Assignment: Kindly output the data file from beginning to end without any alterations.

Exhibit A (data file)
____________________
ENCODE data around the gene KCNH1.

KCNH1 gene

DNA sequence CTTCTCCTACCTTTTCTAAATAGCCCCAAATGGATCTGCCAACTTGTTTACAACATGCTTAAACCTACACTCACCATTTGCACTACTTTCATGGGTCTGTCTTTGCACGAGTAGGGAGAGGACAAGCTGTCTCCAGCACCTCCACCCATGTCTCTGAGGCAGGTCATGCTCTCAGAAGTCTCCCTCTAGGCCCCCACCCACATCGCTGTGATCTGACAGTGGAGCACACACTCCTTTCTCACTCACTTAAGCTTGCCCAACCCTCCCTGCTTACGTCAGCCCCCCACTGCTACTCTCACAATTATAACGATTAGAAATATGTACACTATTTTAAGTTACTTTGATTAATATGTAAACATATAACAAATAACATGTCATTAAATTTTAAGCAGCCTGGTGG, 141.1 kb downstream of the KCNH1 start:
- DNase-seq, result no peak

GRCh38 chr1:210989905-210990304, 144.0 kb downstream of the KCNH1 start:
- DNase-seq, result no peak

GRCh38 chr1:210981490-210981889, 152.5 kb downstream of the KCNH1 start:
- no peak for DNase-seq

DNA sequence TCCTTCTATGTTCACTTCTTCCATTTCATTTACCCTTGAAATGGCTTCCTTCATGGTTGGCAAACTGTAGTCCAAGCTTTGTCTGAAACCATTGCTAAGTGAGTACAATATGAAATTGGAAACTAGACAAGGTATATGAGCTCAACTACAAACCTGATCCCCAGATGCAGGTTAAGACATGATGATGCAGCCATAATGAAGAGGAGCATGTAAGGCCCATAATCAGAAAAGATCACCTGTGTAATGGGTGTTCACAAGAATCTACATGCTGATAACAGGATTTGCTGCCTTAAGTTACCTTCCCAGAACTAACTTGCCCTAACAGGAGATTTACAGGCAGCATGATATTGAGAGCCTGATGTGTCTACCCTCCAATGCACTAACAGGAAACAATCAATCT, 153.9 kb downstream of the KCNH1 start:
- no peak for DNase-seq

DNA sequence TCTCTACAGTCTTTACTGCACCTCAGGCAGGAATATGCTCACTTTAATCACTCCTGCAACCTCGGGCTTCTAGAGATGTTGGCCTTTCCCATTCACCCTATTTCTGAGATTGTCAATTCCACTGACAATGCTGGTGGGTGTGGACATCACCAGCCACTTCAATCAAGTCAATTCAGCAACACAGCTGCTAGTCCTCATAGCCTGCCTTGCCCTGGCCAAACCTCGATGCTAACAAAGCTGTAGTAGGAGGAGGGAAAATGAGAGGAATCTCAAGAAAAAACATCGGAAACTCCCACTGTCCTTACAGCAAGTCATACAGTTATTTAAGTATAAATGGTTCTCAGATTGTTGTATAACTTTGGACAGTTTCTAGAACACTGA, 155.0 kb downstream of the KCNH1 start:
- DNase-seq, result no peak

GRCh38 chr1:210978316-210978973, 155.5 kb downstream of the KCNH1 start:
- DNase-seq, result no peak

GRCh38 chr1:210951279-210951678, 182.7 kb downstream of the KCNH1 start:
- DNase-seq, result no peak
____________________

ENCODE data around the gene KCNH1.

KCNH1 gene

DNA sequence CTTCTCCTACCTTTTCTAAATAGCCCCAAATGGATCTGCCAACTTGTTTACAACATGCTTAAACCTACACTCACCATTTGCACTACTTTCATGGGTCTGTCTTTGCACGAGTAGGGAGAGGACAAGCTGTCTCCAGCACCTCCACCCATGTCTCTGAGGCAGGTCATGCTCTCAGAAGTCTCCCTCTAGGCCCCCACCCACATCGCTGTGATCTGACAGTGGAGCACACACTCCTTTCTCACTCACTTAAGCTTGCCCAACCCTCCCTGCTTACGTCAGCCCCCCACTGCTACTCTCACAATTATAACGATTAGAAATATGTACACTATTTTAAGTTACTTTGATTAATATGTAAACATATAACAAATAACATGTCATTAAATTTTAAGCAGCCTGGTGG, 141.1 kb downstream of the KCNH1 start:
- DNase-seq, result no peak

GRCh38 chr1:210989905-210990304, 144.0 kb downstream of the KCNH1 start:
- DNase-seq, result no peak

GRCh38 chr1:210981490-210981889, 152.5 kb downstream of the KCNH1 start:
- no peak for DNase-seq

DNA sequence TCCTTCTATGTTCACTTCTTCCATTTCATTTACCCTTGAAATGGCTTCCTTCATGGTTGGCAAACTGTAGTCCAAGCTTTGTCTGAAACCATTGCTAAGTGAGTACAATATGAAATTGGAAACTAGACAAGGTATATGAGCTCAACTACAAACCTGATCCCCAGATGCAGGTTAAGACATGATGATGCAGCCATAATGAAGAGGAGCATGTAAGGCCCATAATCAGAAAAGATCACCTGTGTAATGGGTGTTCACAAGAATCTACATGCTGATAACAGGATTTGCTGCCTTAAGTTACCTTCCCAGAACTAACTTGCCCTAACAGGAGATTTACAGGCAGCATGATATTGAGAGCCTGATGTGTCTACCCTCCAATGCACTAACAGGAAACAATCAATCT, 153.9 kb downstream of the KCNH1 start:
- no peak for DNase-seq

DNA sequence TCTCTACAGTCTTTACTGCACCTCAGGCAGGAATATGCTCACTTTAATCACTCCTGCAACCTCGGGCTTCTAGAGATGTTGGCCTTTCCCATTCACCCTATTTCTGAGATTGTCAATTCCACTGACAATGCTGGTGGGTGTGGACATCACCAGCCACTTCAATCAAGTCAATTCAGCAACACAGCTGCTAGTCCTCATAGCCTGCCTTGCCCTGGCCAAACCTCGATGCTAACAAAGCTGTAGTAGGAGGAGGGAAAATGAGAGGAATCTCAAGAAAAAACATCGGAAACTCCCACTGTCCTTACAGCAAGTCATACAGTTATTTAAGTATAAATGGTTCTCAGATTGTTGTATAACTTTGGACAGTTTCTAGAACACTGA, 155.0 kb downstream of the KCNH1 start:
- DNase-seq, result no peak

GRCh38 chr1:210978316-210978973, 155.5 kb downstream of the KCNH1 start:
- DNase-seq, result no peak

GRCh38 chr1:210951279-210951678, 182.7 kb downstream of the KCNH1 start:
- DNase-seq, result no peak